Further proof that the marketing technology gold rush continues — InsideSales.com now has $100 million in fresh Series C funding, bringing total VC investment in the 10-year-old company to about $140 million.
Based in Silicon Slopes, Utah, InsideSales.com’s Software-as-a-Service crowdsources customer-sales interaction data –from customers including ADP, Microsoft, Level 3 and Fidelity — as well as broader information sources to guide sales people. The system uses demographic and broad economic data as well as individual preferences to guide the sales person on who to call next, what products to pitch, and what mode of communication to use, CEO David Elkington said in an interview. Towards that end, InsideSales.com is a big user of Hadoop, Hbase and MongoDB.
InsideSales.com fills the space between marketing automation products like Eloqua or Marketo or ExactTarget and the customer relationship management (CRM) systems from Salesforce.com and Oracle.
The goal is to minimize wasted calls and irritated prospects. Parts of the product run natively on the CRM platform of choice — Salesforce.com’s Force.com for example, but the treasure trove of data gleaned from customer-sales interactions stays on InsideSales.com’s own infrastructure, he said.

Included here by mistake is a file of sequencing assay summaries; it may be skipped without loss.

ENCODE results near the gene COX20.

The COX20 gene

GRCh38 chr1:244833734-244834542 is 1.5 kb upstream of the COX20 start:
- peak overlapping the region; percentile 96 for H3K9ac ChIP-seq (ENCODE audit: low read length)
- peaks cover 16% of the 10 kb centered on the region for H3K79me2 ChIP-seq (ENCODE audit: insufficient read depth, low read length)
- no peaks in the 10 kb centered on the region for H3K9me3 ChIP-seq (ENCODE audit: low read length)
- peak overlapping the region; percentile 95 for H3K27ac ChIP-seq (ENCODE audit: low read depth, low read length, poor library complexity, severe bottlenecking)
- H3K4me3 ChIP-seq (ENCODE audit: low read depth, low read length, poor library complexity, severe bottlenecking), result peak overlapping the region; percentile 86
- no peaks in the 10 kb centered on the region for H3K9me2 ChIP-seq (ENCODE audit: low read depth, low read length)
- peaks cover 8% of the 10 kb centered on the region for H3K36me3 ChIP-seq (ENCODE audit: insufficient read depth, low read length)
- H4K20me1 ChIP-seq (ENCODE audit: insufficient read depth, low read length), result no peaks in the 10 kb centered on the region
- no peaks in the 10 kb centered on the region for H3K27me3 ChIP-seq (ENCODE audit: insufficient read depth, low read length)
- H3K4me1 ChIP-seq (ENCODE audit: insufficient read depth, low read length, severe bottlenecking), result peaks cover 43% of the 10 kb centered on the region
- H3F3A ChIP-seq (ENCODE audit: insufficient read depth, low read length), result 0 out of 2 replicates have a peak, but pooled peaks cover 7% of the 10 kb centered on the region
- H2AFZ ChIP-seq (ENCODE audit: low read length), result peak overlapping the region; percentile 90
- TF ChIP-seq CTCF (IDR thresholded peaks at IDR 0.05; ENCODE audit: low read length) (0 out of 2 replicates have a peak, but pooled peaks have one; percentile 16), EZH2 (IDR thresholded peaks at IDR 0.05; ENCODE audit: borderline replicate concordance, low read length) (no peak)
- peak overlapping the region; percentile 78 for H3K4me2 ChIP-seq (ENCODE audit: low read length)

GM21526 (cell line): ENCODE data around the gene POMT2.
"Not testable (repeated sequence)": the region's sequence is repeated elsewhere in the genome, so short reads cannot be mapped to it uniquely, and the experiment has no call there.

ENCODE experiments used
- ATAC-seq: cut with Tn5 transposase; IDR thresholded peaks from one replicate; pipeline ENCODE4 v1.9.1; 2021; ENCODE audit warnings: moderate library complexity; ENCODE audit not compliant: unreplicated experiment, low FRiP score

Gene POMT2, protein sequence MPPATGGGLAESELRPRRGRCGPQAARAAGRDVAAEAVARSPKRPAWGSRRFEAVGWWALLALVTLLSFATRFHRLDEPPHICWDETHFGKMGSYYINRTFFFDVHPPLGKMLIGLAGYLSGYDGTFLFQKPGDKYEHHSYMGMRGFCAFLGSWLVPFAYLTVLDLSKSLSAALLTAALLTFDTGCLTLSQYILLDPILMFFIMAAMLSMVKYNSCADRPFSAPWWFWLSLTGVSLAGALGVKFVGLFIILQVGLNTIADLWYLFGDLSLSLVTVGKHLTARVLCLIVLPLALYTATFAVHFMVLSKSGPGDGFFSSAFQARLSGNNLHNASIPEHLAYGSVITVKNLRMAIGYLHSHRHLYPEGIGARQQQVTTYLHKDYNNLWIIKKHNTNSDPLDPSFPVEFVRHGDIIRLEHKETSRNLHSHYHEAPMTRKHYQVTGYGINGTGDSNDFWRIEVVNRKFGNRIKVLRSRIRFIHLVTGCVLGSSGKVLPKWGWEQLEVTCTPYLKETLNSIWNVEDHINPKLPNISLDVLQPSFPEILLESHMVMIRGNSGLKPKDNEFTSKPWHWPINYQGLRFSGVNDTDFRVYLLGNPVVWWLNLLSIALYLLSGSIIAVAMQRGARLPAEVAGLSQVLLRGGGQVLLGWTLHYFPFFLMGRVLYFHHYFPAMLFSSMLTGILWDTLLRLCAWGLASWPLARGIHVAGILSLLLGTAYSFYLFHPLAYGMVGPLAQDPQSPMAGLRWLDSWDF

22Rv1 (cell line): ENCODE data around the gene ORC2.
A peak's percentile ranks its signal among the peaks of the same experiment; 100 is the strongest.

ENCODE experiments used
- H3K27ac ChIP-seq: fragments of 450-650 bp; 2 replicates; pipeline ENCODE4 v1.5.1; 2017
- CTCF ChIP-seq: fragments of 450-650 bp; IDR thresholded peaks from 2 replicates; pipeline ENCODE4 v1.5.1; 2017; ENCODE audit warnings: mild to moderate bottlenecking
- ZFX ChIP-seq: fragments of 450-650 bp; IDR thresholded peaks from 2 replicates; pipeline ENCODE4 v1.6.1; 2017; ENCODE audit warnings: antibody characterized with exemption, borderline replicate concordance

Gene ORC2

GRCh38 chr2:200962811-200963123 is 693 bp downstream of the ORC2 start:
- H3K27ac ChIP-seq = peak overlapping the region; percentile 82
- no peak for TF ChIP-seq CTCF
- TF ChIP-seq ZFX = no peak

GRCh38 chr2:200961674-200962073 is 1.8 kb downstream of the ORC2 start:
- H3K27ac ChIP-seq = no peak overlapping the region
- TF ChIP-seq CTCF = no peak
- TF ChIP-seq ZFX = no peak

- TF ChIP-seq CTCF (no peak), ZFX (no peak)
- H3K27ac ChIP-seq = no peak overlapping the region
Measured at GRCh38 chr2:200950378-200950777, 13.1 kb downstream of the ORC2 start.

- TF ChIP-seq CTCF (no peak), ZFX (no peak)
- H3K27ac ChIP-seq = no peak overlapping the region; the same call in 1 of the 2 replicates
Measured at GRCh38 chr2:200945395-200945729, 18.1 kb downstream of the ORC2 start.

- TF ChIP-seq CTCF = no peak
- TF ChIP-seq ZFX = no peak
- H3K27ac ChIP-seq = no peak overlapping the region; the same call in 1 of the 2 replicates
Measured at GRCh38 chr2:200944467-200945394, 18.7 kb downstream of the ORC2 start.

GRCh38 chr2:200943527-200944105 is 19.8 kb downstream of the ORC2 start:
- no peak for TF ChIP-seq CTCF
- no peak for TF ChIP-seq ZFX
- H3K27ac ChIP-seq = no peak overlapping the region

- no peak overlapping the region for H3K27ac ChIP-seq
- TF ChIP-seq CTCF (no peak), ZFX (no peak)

Polaris Partners led this round which included contributions from Kleiner Perkins Caufield & Byers, Acadia Woods, EPIC Ventures, Salesforce.com and Zetta Venture Partners. Current backer Hummer Winblad and U.S. Venture Partners also took part as did some individual investors.
So, what will the company do with all this money? Hire staff — technical and sales people. The company employs about 375 people now, up from about 150 last year, and Elkington said it’s bringing aboard 20 to 40 people per week going forward as the company builds out its product and expands its reach outside the U.S.
Elkington estimates total addressable market for “sales acceleration products” to be $30 billion a year; but he said much of that is unrealized yet since less than half of all sales reps use tools like this now.
He also sees this arena entering the phase that the marketing automation companies hit 4 or 5 years ago when a ton of vendors converged into four major players — Eloqua, ExactTarget, Marketo and Omniture. What’s happened since? Adobe Systems bought Omniture in 2009 for $1.8 billion; in late 2012 Oracle bought Eloqua for $871 million; Marketo went public in April 2013; and a few months later Salesforce.com bought ExactTarget for $2.5 billion.
If and when that history repeats itself in this market, he said expects to be a buyer, not a seller.